Hamilton-Wentworth area of Ontario found to have 41% of blacklegged ticks infected with Lyme disease causing bacteria

Prevalence of the Lyme Disease Spirochete, Borrelia burgdorferi, in Blacklegged Ticks, Ixodes scapularis at Hamilton-Wentworth, Ontario

John D. Scott, et al.     April 2016                                                                                        Int J Med Sci 2016; 13(5):316-324. doi:10.7150/ijms.14552

Lyme disease has emerged as a major health concern in Canada, where the etiological agent, Borrelia burgdorferi sensu lato (s.l.), a spirochetal bacterium, is typically spread by the bite of certain ticks. This study explores the presence of B. burgdorferi s.l. in blacklegged ticks, Ixodes scapularis, collected at Dundas, Ontario (a locality within the region of Hamilton-Wentworth). Using passive surveillance, veterinarians and pet groomers were asked to collect blacklegged ticks from dogs and cats with no history of travel. Additionally, I. scapularis specimens were submitted from local residents and collected by flagging. Overall, 12 (41%) of 29 blacklegged ticks were infected with B. burgdorferi s.l. Using polymerase chain reaction (PCR) and DNA sequencing, two borrelial amplicons were characterized as B. burgdorferi sensu stricto (s.s.), a genospecies pathogenic to humans and certain domestic animals. Notably, three different vertebrate hosts each had two engorged I. scapularis females removed on the same day and, likewise, one cat had three repeat occurrences of this tick species. These multiple infestations suggest that a population of I. scapularis may be established in this area. The local public health unit has been underreporting the presence of B. burgdorferi s.l.-infected I. scapularis in the area encompassing Dundas. Our findings raise concerns about the need to erect tick warning signs in parkland areas. Veterinarians, medical professionals, public health officials, and the general public must be vigilant that Lyme disease-carrying blacklegged ticks pose a public health risk in the Dundas area and the surrounding Hamilton-Wentworth region.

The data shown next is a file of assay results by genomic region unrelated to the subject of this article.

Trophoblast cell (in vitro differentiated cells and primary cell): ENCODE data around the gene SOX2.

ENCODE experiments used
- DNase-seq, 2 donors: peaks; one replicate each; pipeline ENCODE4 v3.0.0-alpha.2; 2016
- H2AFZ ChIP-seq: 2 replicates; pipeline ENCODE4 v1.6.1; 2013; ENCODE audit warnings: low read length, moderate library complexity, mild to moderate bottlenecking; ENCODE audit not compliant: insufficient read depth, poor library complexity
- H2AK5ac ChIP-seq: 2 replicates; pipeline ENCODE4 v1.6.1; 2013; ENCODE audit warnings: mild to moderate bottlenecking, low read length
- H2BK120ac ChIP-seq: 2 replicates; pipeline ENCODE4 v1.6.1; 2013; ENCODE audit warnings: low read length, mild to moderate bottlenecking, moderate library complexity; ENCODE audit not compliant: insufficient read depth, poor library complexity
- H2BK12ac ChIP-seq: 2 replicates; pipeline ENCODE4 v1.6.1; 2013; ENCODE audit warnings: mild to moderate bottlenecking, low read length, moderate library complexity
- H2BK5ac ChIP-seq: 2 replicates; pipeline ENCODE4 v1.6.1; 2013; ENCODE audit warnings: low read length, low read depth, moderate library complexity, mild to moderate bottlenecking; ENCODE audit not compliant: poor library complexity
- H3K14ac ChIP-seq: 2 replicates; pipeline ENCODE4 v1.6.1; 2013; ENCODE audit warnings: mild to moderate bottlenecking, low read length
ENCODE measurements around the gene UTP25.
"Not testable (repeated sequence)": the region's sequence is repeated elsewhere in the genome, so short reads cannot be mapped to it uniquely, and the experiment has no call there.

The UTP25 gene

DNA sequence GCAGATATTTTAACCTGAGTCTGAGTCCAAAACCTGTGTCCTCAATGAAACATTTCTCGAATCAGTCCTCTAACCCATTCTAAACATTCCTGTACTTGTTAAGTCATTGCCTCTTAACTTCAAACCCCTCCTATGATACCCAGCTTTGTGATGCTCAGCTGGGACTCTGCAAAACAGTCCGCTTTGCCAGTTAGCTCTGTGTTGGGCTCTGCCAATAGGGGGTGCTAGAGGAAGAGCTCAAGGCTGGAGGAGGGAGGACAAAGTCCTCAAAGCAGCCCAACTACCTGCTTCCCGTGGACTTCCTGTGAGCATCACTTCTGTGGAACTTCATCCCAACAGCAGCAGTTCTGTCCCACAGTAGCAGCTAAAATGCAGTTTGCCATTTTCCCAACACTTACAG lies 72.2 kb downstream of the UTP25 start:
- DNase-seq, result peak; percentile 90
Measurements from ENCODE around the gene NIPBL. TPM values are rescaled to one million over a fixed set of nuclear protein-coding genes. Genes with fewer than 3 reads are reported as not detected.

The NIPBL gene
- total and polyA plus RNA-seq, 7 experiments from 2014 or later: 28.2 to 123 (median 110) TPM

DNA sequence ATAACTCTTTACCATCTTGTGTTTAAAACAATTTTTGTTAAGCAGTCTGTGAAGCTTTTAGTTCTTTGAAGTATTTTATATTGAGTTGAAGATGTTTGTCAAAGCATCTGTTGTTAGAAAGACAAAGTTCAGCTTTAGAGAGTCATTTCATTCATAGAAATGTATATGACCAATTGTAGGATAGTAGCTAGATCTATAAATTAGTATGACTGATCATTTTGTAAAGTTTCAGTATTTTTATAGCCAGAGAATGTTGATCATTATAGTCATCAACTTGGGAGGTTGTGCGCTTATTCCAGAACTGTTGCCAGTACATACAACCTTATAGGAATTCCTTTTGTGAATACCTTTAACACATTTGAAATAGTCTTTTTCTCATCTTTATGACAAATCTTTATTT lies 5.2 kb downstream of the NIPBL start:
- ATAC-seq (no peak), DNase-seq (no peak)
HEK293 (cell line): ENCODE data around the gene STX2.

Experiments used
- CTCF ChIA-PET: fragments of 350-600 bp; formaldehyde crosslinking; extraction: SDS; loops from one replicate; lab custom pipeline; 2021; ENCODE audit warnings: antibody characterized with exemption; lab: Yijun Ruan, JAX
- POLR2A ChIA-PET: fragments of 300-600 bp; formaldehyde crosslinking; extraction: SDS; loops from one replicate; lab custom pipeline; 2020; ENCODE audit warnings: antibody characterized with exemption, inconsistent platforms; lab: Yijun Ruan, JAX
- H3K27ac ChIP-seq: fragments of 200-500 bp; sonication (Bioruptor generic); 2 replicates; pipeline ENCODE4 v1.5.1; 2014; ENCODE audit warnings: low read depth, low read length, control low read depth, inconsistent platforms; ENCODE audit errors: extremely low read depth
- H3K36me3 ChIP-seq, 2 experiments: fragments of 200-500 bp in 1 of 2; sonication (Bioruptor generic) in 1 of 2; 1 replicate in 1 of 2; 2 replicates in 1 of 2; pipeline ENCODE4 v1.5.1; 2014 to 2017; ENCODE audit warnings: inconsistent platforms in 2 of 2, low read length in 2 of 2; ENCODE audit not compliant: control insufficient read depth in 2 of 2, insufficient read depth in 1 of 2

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  1. Lillian Kellogg on said:

    My daughter 53 years of age,has been suffering from an illness for 12 years . No doctor has been able to help, nor are they too interested in trying. She has gone to 40 plus doctors, some specialists to no avail She is unable to work, and out of funds
    She keeps being diagnosed with MS,which we believe is a misdiagnosis. She was living in Vermillion Bay, On., not far from Kenora On, She was working as a sewage disposal designer, when she was bitten by a tick and also had a second one on
    her skin in 2003. She became ill in the fall of2004. I wrote to you a detailed letter, but the letter came back. How do you get hel? She was tested for ticks which came back negative. She now lives in Clifford. north of Kitchener. Her original neurologist
    said he was not sure what she had and the closest he came to was MS. Please help.Her Mom

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